Consumers tell 21 friends on average about a bad service experience. (Source: American Express)
Consumers prefer the following channels when engaging with an organization for assisted service: telephone 36%, chat 33%, email 25%, online support portal/FAQ 5%, social media 2%. (Source: Parature/Microsoft, Global State of Multichannel Customer Service Report)
REI, the successful outdoor clothing and equipment retailer, describes their core purpose this way: "We inspire, educate and outfit for a lifetime of outdoor adventures."
Consider how this statement helps guide customer service. What does it mean when a customer calls, chats, or walks in? While it doesn't take the place of quality standards, per se, it provides strong support to them.
Exercise: Think about your organization's mission or mantra. Is it universally known within your organization? Does it help guide behavior? Is it interpreted the same way by employees? Do your quality standards align with it?
Brad will be speaking at TEDx Sun Valley, on "Thriving in an Always-On World," November 30, 2016, Sun Valley Opera House.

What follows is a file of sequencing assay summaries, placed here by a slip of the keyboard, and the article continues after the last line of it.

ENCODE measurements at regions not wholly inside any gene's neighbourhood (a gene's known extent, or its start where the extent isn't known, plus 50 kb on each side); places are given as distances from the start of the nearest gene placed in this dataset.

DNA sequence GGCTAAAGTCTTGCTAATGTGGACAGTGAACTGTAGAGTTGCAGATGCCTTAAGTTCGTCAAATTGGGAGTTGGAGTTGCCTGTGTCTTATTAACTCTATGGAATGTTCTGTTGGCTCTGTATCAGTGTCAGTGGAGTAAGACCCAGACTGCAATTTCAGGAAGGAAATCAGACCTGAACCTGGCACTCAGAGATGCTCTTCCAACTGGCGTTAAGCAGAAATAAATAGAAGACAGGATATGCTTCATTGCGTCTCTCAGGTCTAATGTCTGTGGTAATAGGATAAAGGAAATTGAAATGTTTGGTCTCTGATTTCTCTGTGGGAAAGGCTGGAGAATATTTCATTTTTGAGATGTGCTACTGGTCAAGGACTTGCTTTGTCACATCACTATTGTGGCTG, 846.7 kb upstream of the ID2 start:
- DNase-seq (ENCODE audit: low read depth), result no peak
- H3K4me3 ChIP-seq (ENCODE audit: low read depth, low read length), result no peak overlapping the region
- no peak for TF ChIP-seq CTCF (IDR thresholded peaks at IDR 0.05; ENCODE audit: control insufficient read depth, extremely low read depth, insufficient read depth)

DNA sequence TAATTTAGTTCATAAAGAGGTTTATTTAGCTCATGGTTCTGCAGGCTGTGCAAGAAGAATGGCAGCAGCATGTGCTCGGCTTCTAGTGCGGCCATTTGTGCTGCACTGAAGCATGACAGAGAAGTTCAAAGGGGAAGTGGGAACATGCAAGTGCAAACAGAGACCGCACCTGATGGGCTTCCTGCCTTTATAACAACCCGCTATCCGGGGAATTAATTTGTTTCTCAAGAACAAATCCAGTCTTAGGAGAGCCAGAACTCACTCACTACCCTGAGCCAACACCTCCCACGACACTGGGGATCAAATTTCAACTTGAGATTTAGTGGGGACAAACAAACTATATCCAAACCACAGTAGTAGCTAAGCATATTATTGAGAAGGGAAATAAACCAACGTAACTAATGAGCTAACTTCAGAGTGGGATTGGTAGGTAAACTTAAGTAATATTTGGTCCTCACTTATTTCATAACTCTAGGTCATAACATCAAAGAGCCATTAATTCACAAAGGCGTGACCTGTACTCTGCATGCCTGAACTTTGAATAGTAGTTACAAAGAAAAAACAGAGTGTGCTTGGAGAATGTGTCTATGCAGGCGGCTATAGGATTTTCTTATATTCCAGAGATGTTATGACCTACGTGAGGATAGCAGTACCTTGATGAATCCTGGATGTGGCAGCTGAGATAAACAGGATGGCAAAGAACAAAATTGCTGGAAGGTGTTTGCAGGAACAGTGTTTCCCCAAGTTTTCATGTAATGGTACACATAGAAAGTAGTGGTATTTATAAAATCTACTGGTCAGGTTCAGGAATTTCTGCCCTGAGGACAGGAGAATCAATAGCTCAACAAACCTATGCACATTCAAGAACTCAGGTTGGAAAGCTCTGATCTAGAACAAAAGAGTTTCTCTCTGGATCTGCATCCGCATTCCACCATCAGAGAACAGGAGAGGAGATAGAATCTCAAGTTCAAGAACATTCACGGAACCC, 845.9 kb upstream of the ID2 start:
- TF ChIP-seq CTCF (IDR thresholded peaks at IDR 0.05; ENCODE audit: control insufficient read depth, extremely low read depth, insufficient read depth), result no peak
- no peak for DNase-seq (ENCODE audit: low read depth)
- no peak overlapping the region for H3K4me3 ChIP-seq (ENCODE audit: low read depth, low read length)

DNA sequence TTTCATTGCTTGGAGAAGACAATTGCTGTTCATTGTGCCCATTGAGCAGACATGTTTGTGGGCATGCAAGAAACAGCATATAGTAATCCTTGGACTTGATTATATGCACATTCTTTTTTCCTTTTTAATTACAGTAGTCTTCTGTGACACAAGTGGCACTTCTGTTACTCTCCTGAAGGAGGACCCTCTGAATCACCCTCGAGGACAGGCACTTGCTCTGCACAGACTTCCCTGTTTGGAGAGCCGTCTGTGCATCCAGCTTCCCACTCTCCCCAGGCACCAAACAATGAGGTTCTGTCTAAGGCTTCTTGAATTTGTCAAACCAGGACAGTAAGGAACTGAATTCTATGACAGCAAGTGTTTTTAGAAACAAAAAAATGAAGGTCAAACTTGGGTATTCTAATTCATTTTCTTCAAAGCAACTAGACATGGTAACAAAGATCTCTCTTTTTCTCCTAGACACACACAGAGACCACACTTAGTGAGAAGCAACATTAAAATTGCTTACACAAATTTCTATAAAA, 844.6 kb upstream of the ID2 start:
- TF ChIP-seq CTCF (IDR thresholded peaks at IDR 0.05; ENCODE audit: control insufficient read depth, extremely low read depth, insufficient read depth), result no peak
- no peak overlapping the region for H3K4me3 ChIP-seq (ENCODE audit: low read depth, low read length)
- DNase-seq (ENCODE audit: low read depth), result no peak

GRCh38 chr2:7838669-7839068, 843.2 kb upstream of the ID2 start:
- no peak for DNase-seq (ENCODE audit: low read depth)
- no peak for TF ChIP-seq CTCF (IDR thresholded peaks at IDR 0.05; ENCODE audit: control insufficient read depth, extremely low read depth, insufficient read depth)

Public workshop opportunity with Brad: San Diego, CA, November 15-18, 2016; courses include contact center strategy and management.
Brad was recently interviewed by Jeff Guylay on the radio program, In Search of Insight.
See the frequently updated statistics page at www.bradcleveland.com, with sections on customer expectations, contact centers, and social/mobile/tech.
*Brad delivers many private keynotes, workshops, and executive briefings to organizations and associations. For more information, contact [email protected].
Brad has devoted his career to maximizing the value of customer-facing services. As a speaker, consultant, entrepreneur, executive, and president/CEO, he has seen change from many perspectives and has a deep understanding of the critical importance of customer service delivery to an organization's success. He has worked across 45 states and in 60 countries, and has been privileged to assist in the evolution of service delivery for clients such as American Express, Apple, Coca-Cola, USAA, and others, as well as for governments across the globe. Brad serves as a senior advisor to the International Customer Management Institute (ICMI), and is an in-demand speaker and consultant.